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Morning Sickness

Nothing can dampen the excitement of early pregnancy like a bad bout of morning sickness. Unfortunately, about three quarters of pregnant women suffer from it. It usually starts around the 5th to 7th week of pregnancy and disappears between the 12th and the 15th and is often at its worst in the morning, but the nausea and vomiting can strike at any time of day and at any stage of pregnancy. Although the precise cause of morning sickness is still unknown, the two most common culprits of morning sickness are extreme changes in blood sugar levels, which tend to be lowest in the morning, and hormones, which run rampant during pregnancy.

One theory believes that the hormone progesterone is responsible for your queasiness. It is secreted in high concentrations during pregnancy (especially in the first few weeks) and relaxes many of the muscles in your body, including those of your digestive system. This can slow digestion and lead to a buildup of stomach acids. Another, and more popular theory, is that the surge in hCG (human chorionic gonadotropin) in your system causes the nausea. hCG levels begin to decrease around the 12th week of pregnancy, just about the time most morning sickness eases.

Unfortunately, there isn't a lot you can do about your hormone levels; however, you may be able to alleviate some symptoms of morning sickness if you focus on keeping your blood sugar levels steady. Even though you may not feel like even looking at food, youíre more likely to be nauseous if you allow your stomach to become empty, so try eating many small snacks throughout the day instead of three big ones.

Eat meals that include complex carbohydrates, protein, and a little fat. These will give you the fuel you need to maintain steady blood sugar levels and studies have shown that protein eases nausea.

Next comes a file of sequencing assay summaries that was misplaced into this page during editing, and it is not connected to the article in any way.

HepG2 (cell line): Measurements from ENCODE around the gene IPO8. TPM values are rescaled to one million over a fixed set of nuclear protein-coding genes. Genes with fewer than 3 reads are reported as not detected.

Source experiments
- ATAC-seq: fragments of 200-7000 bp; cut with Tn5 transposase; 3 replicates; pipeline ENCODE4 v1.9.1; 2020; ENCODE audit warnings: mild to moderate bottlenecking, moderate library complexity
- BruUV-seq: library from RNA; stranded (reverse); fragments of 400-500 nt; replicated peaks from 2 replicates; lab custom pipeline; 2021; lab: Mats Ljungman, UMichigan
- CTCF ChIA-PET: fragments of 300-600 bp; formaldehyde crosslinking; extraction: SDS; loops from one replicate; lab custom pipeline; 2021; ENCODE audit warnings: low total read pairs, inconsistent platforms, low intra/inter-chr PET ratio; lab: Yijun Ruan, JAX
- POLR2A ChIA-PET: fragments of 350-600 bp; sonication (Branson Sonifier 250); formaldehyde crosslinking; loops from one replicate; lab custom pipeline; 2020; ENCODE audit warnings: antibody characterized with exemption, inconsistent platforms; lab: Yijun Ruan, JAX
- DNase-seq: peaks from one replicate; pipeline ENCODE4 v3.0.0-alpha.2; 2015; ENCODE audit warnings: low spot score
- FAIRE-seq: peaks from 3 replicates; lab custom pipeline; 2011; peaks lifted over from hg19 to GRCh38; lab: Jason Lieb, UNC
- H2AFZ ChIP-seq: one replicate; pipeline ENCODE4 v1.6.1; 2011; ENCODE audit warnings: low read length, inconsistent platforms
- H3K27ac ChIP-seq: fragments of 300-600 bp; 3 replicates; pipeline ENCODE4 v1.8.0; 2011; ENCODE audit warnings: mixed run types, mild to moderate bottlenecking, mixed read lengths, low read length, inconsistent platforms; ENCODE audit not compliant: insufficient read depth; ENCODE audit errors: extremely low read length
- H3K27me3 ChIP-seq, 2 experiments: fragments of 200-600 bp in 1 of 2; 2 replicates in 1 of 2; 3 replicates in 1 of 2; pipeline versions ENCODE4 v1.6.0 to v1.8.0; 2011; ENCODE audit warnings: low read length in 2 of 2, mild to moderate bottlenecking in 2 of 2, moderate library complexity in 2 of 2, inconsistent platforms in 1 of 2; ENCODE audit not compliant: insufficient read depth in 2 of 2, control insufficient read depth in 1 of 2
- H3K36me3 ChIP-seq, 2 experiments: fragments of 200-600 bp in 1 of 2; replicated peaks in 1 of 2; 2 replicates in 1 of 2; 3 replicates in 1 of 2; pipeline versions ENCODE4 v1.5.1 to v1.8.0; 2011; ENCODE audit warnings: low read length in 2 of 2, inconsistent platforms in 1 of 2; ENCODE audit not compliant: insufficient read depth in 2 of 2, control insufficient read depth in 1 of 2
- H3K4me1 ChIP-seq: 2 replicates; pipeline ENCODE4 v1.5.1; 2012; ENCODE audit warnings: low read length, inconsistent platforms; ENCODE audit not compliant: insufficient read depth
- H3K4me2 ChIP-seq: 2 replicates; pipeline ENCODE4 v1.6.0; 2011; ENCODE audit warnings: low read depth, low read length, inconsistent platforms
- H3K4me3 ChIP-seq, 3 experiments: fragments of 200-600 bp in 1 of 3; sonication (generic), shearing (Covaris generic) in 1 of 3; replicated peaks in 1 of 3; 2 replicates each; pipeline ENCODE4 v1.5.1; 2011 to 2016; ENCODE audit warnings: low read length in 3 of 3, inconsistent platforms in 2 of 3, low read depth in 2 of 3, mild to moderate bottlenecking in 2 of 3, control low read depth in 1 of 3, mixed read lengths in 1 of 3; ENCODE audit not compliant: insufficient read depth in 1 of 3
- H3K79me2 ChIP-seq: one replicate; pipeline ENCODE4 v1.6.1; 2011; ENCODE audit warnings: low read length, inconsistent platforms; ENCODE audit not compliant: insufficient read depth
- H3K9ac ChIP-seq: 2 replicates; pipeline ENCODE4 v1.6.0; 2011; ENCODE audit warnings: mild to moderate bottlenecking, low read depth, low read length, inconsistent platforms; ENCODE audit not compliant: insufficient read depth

Try the following the help settle your stomach and make you feel better:

  • Eat a snack before you get up in the morning. Keep crackers by your bed and eat a few 20 minutes before trying to get up. This will help settle your stomach before you begin moving around.
  • Try snacking on ginger. For some, fresh or candied ginger can ease morning sickness.
  • Sip water throughout the day. Donít drink so much that you feel full, which can slosh around in your stomach and add to nausea, but drink a little every few minutes.
  • Avoid fatty, rich, or spicy foods. Fatty foods take longer to digest (and your digestion is slow enough already!) and bland foods tend to be easier on your stomach.
  • Try wearing an acupressure band Ė often sold as a motion-sickness band. There is a pressure point on your wrist that may help relieve nausea from pregnancy as well as motion.
  • Taking vitamin B6 supplements seems to help some women with morning sickness, but should only be taken in recommended doses, so first talk to your health care provider.

As annoying and exhausting as they can be, the nausea and vomiting of typical morning sickness wonít harm your baby. Even if donít gain any weight, or even lose a pound or two during your first trimester, you and your baby are most likely fine, as long as you stay hydrated and are keeping some food down.

If these measures arenít helpful, your nausea or vomiting persists after the 13th week, or if you are unable to keep any food or liquids down, talk to your doctor. He or she may prescribe antiemetic (anti-vomiting and nausea) drugs and determine whether you have a more serious condition called hyperemesis gravidarum.


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